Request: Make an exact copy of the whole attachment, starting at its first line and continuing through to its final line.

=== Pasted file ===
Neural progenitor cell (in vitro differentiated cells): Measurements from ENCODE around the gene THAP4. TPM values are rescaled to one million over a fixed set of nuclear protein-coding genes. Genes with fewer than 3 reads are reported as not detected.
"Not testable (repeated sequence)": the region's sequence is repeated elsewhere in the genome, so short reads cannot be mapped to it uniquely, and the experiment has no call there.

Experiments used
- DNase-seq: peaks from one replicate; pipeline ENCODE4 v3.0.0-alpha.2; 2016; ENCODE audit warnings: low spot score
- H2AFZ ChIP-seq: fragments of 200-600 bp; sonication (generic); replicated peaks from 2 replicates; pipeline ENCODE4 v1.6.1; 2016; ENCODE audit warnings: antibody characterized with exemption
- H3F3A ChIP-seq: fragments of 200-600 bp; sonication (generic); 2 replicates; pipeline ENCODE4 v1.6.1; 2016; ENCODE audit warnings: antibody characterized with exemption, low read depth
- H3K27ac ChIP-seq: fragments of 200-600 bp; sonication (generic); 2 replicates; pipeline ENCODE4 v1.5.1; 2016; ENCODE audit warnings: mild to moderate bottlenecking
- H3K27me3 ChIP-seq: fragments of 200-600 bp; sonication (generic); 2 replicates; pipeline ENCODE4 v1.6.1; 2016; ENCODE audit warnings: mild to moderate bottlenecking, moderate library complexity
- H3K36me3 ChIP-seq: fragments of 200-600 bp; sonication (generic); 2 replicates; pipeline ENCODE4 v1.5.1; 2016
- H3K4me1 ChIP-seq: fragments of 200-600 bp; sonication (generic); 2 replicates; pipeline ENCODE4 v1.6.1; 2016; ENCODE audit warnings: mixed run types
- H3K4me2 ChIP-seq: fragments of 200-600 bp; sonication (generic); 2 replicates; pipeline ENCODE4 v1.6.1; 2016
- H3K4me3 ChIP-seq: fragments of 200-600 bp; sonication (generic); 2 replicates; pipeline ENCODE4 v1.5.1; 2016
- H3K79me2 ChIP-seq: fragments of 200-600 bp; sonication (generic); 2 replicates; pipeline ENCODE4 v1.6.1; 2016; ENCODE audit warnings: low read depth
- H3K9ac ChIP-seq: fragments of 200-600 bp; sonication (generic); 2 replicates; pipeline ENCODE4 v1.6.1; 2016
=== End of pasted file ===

Neural progenitor cell (in vitro differentiated cells): Measurements from ENCODE around the gene THAP4. TPM values are rescaled to one million over a fixed set of nuclear protein-coding genes. Genes with fewer than 3 reads are reported as not detected.
"Not testable (repeated sequence)": the region's sequence is repeated elsewhere in the genome, so short reads cannot be mapped to it uniquely, and the experiment has no call there.

Experiments used
- DNase-seq: peaks from one replicate; pipeline ENCODE4 v3.0.0-alpha.2; 2016; ENCODE audit warnings: low spot score
- H2AFZ ChIP-seq: fragments of 200-600 bp; sonication (generic); replicated peaks from 2 replicates; pipeline ENCODE4 v1.6.1; 2016; ENCODE audit warnings: antibody characterized with exemption
- H3F3A ChIP-seq: fragments of 200-600 bp; sonication (generic); 2 replicates; pipeline ENCODE4 v1.6.1; 2016; ENCODE audit warnings: antibody characterized with exemption, low read depth
- H3K27ac ChIP-seq: fragments of 200-600 bp; sonication (generic); 2 replicates; pipeline ENCODE4 v1.5.1; 2016; ENCODE audit warnings: mild to moderate bottlenecking
- H3K27me3 ChIP-seq: fragments of 200-600 bp; sonication (generic); 2 replicates; pipeline ENCODE4 v1.6.1; 2016; ENCODE audit warnings: mild to moderate bottlenecking, moderate library complexity
- H3K36me3 ChIP-seq: fragments of 200-600 bp; sonication (generic); 2 replicates; pipeline ENCODE4 v1.5.1; 2016
- H3K4me1 ChIP-seq: fragments of 200-600 bp; sonication (generic); 2 replicates; pipeline ENCODE4 v1.6.1; 2016; ENCODE audit warnings: mixed run types
- H3K4me2 ChIP-seq: fragments of 200-600 bp; sonication (generic); 2 replicates; pipeline ENCODE4 v1.6.1; 2016
- H3K4me3 ChIP-seq: fragments of 200-600 bp; sonication (generic); 2 replicates; pipeline ENCODE4 v1.5.1; 2016
- H3K79me2 ChIP-seq: fragments of 200-600 bp; sonication (generic); 2 replicates; pipeline ENCODE4 v1.6.1; 2016; ENCODE audit warnings: low read depth
- H3K9ac ChIP-seq: fragments of 200-600 bp; sonication (generic); 2 replicates; pipeline ENCODE4 v1.6.1; 2016